Mass Surveillance of Personal Data by EU Member States and its Compatibility with EU Law

by Didier Bigo, Sergio Carrera, Nicholas Hernanz, Julien Jeandesboz, Joanna Parkin, Francesco Ragazzi , Amandine Scherrer

In the wake of the disclosures surrounding PRISM and other US surveillance programmes, this paper assesses the large-scale surveillance practices by a selection of EU member states: the UK, Sweden, France, Germany and the Netherlands.

Given the large-scale nature of these practices, which represent a reconfiguration of traditional intelligence gathering, the paper contends that an analysis of European surveillance programmes cannot be reduced to a question of the balance between data protection versus national security, but has to be framed in terms of collective freedoms and democracy.

It finds that four of the five EU member states selected for in-depth examination are engaging in some form of large-scale interception and surveillance of communication data, and identifies parallels and discrepancies between these programmes and the NSA-run operations.

The paper argues that these programmes do not stand outside the realm of EU intervention but can be analysed from an EU law perspective via

i) an understanding of national security in a democratic rule of law framework where fundamental human rights and judicial oversight constitute key norms;

ii) the risks posed to the internal security of the Union as a whole as well as the privacy of EU citizens as data owners and

iii) the potential spillover into the activities and responsibilities of EU agencies. The paper then presents a set of policy recommendations to the European Parliament.

To access the complete document

Download PDF

Articles by: Global Research News

Related content:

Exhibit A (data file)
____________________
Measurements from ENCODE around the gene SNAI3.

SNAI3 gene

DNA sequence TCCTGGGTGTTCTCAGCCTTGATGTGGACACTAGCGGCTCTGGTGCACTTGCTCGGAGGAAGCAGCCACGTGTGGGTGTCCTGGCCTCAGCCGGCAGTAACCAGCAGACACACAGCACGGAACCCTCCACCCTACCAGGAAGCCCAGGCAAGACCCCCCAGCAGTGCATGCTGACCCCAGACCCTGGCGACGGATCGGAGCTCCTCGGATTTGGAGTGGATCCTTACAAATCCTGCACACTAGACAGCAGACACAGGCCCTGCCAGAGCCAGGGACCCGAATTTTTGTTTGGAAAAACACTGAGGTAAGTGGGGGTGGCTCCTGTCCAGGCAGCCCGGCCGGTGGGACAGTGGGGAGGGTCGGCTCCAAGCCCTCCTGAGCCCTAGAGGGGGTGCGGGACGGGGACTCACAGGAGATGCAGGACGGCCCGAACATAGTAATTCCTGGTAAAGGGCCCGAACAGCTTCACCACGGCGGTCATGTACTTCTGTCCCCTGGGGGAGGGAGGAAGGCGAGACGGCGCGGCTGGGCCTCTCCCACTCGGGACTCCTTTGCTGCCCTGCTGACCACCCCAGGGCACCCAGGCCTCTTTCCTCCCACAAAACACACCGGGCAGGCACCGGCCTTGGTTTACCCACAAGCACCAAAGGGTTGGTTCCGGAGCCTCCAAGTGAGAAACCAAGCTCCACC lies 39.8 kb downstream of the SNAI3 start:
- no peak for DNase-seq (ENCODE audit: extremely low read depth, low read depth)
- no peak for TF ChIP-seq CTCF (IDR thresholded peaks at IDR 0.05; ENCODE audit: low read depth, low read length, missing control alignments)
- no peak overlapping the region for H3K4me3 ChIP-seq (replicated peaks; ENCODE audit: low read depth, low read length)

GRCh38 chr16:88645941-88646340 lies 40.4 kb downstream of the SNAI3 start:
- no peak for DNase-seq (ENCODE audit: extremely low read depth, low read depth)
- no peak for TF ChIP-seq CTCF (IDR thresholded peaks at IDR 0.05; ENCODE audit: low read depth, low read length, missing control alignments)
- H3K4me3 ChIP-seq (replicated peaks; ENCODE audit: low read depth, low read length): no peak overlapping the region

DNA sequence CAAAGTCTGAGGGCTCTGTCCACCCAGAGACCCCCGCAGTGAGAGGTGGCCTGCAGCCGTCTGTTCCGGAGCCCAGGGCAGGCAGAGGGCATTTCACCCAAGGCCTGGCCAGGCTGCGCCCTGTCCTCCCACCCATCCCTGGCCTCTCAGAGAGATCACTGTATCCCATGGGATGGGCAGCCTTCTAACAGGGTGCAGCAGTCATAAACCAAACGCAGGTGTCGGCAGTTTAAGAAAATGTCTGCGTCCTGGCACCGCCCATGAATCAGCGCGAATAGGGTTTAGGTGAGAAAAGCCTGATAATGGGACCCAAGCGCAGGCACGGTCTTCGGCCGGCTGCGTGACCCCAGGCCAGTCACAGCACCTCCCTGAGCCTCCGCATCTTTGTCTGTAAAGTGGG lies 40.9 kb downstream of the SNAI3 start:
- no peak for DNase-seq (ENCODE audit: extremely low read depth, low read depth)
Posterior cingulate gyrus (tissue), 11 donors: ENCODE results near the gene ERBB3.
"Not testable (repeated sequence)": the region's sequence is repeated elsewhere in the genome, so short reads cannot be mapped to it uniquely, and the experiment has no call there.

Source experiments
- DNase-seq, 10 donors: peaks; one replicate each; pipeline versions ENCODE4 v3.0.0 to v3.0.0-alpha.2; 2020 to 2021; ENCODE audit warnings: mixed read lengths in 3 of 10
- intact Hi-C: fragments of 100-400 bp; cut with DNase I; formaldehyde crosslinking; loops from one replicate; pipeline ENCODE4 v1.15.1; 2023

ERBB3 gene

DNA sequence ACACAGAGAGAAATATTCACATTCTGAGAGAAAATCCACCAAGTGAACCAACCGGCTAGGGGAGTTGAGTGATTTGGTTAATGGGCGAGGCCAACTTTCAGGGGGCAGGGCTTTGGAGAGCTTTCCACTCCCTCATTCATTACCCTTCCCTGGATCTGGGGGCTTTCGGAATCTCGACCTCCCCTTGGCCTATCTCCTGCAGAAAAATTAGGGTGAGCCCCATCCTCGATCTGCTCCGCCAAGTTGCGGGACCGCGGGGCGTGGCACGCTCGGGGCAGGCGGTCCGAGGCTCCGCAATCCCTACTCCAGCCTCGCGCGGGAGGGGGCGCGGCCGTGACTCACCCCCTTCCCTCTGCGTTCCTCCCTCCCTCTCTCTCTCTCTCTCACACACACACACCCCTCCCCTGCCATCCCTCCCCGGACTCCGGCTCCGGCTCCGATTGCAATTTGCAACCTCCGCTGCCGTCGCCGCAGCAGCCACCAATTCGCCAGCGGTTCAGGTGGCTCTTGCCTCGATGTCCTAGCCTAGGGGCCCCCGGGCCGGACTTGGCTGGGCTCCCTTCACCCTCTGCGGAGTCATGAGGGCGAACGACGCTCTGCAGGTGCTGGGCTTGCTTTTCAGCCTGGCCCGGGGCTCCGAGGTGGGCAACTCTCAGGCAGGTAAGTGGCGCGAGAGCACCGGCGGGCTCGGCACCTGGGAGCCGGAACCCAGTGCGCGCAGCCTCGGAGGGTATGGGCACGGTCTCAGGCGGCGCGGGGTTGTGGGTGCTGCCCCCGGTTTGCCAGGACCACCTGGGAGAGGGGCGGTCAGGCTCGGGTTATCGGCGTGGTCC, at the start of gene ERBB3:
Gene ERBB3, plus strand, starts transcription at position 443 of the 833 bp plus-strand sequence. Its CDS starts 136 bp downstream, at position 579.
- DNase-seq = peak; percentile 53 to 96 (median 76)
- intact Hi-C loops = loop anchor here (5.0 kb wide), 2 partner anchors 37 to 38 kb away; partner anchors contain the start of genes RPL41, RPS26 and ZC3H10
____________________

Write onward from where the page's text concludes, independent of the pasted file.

Disclaimer: The contents of this article are of sole responsibility of the author(s). The Centre for Research on Globalization will not be responsible for any inaccurate or incorrect statement in this article. The Center of Research on Globalization grants permission to cross-post original Global Research articles on community internet sites as long as the text & title are not modified. The source and the author's copyright must be displayed. For publication of Global Research articles in print or other forms including commercial internet sites, contact: [email protected]

www.globalresearch.ca contains copyrighted material the use of which has not always been specifically authorized by the copyright owner. We are making such material available to our readers under the provisions of "fair use" in an effort to advance a better understanding of political, economic and social issues. The material on this site is distributed without profit to those who have expressed a prior interest in receiving it for research and educational purposes. If you wish to use copyrighted material for purposes other than "fair use" you must request permission from the copyright owner.

For media inquiries: [email protected]